Turn Your HDTV Into a Computer: Online Video Without Restraints

(See 4/13 update below and learn the secret to connecting your Wireless keyboard to an Acer, which you won’t find after an hour on Windows help).

You loyal WVFF readers will know that I’ve been predicting the “killer web-to-television online video viewing” device for several years (here’s me wishing back in January 2007 and here’s my verbatim from 2010 predictions):

“I see a $199 device that allows us to access the Internet right from our televisions. It’s a small PC, a remote-controlled keyboard and mouse, and it plugs into any television via HDMI or even less progressive connections.”

We’re pretty dang close finally — here’s a device that would have eluded me due to minimal marketing. Thank goodness for Billy at Best Buy (his employer didn’t stock it, so I bought one at NewEgg.com). It’s an Acer AspireRevo AR3610-U9022 Desktop PC (Dark Blue), and here’s an Amazon affiliate link for it for $330 (I’ve yet to make a dime yet on the stupid affiliate program).

For about $300 you can watch Internet video on your high-definition television and control it with wireless keyboard

First the “reality check”: It’s not $199, but there is a cheaper version (called Revo) for that price. Note that the Revo is a bit dumbed down, lacks wireless remote and uses Windows XP. I chose the AspireRevo because it has a remote included, offers Windows 7, and has more horse power. You’ll also need an HDMI cable to connect it to your high-definition television, a TV with HDMI input, electricity, and (duh) a wireless router with high speed Internet. Essentially this is a decent computer without a monitor.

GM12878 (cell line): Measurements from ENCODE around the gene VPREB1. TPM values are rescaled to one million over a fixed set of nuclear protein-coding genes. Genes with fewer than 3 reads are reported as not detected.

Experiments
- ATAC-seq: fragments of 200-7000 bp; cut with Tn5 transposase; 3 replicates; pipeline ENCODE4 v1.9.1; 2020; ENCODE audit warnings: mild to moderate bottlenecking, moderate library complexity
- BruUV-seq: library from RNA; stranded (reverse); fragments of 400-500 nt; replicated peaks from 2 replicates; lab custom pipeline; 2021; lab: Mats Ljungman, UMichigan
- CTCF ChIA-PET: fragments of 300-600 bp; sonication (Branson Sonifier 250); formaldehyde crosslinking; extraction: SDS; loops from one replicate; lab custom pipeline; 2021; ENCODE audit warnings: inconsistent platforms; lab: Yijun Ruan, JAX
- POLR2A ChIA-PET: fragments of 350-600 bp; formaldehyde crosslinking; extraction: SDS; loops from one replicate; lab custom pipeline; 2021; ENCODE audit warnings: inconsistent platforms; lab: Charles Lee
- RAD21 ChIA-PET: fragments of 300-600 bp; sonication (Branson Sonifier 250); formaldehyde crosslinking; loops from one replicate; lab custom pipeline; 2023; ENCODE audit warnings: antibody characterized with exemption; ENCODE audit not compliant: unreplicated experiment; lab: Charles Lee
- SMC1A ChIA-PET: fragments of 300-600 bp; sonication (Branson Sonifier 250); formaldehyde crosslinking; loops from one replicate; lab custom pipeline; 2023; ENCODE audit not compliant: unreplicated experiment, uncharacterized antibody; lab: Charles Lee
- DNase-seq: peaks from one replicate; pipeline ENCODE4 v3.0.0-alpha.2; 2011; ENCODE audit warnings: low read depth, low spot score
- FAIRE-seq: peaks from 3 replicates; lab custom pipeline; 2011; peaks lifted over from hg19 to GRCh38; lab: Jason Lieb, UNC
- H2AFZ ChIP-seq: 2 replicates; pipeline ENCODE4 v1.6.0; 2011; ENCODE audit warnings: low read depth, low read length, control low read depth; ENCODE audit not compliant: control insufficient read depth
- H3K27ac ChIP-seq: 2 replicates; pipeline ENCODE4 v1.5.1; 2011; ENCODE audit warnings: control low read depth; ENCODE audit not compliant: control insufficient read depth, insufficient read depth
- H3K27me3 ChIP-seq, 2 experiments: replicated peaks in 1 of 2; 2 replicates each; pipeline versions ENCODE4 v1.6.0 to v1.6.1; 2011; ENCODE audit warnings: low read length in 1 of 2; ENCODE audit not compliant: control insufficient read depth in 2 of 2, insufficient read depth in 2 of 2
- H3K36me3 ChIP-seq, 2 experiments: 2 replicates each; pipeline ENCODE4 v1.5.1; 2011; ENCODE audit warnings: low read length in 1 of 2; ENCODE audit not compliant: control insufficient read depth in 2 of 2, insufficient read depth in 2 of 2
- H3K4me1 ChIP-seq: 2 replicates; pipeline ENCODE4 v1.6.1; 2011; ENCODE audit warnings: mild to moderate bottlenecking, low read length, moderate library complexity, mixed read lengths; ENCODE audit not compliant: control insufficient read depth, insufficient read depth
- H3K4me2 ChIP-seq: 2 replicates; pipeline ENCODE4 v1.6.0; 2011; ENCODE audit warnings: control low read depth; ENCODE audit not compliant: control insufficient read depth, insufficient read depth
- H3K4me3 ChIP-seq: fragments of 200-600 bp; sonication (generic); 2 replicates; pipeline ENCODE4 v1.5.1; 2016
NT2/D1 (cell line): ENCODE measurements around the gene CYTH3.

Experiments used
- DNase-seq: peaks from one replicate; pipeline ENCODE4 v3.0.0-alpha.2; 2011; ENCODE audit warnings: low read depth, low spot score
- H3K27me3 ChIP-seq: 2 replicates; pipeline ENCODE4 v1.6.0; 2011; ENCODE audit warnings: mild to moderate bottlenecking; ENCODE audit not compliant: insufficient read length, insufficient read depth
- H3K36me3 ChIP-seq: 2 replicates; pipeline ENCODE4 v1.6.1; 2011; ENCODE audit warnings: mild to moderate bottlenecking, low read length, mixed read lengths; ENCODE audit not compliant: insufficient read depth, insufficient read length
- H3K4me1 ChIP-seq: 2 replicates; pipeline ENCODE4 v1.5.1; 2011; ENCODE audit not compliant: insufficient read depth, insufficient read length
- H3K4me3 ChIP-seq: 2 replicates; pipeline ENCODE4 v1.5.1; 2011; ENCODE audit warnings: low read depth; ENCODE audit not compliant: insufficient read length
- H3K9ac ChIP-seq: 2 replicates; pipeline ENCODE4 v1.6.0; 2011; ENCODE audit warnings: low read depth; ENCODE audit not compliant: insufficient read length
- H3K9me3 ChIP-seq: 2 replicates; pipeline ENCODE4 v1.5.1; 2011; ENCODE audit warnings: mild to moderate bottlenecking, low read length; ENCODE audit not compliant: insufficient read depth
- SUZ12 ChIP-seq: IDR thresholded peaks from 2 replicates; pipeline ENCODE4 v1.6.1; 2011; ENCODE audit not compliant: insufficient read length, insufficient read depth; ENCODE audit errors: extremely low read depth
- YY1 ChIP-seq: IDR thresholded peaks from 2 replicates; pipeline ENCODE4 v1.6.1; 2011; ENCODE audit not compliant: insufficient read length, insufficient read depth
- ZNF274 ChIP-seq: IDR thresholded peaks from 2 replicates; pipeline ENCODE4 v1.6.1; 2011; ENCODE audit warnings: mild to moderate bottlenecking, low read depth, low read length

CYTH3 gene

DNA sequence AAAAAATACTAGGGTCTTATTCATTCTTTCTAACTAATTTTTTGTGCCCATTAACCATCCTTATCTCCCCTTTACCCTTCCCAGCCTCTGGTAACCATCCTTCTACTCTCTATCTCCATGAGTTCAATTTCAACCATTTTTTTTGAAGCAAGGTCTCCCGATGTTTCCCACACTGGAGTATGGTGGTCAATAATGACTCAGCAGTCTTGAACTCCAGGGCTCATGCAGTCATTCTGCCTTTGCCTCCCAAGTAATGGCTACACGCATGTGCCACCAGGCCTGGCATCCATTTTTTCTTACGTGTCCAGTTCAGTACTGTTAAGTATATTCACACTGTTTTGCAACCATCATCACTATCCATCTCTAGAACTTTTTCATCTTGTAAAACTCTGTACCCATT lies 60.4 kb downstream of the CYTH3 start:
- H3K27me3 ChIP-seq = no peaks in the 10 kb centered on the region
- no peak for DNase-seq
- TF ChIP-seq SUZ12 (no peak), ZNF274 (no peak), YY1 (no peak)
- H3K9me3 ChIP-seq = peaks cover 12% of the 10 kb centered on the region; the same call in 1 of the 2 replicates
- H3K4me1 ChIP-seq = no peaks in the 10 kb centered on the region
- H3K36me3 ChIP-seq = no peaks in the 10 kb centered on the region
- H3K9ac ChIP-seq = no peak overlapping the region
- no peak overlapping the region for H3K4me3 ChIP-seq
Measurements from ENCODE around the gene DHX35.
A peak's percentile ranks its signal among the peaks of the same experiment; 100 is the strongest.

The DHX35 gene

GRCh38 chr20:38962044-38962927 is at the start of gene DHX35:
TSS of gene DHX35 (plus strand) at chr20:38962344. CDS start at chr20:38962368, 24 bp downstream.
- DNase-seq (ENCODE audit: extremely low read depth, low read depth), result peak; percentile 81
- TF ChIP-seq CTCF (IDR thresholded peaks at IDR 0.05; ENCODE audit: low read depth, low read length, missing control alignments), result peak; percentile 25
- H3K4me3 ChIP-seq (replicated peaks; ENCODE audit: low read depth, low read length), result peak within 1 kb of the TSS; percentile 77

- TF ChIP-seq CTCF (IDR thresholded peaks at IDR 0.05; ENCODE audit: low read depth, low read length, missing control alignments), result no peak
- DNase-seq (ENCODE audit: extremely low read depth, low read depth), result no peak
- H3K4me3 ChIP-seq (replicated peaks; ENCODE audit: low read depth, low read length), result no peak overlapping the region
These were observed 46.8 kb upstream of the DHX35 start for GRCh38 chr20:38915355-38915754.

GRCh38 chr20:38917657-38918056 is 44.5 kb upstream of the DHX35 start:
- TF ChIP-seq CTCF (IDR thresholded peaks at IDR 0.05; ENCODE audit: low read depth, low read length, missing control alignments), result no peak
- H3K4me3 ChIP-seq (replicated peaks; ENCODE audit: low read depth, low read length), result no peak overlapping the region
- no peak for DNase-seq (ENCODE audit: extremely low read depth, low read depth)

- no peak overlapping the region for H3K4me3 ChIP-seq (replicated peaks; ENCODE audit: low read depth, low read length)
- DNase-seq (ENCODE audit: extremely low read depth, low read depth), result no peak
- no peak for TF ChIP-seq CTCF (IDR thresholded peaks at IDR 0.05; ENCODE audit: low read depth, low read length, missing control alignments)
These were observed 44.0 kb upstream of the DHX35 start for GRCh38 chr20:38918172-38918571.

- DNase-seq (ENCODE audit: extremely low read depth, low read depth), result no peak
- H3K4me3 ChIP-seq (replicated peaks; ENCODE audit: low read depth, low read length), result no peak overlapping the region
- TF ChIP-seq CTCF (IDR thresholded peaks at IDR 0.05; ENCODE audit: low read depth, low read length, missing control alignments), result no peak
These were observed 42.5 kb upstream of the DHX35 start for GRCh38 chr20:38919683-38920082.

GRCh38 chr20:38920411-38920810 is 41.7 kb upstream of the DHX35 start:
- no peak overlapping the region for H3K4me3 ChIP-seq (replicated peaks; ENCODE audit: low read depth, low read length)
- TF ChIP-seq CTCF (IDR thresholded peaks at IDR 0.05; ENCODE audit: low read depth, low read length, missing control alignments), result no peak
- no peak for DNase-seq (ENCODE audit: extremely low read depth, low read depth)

You can now enjoy online-video viewing (and other PC activities) right from your high-definition television. You heard me right. Your overpriced television is now a monitor, so you don’t have to chose between “lean forward” control or “lean back” comfort. “Oh, Kevin,” you say, “I’ve already been doing this for years with my PC.” Well shut up because you represent .005% of the population.

Yes, peeps… it’s convenient online-video viewing on YouTube and Hulu without the “walled garden” associated with most “convenience” devices like Roku, AppleTV, Netflix and Ethernet/wireless enabled BlueRay DVD players (yes I own those too, and they have some advantages like easy install, customized content, and easier navigation). But none of these allow Hulu (to my knowledge), or give you the full YouTube functionality. And some are slowwwww.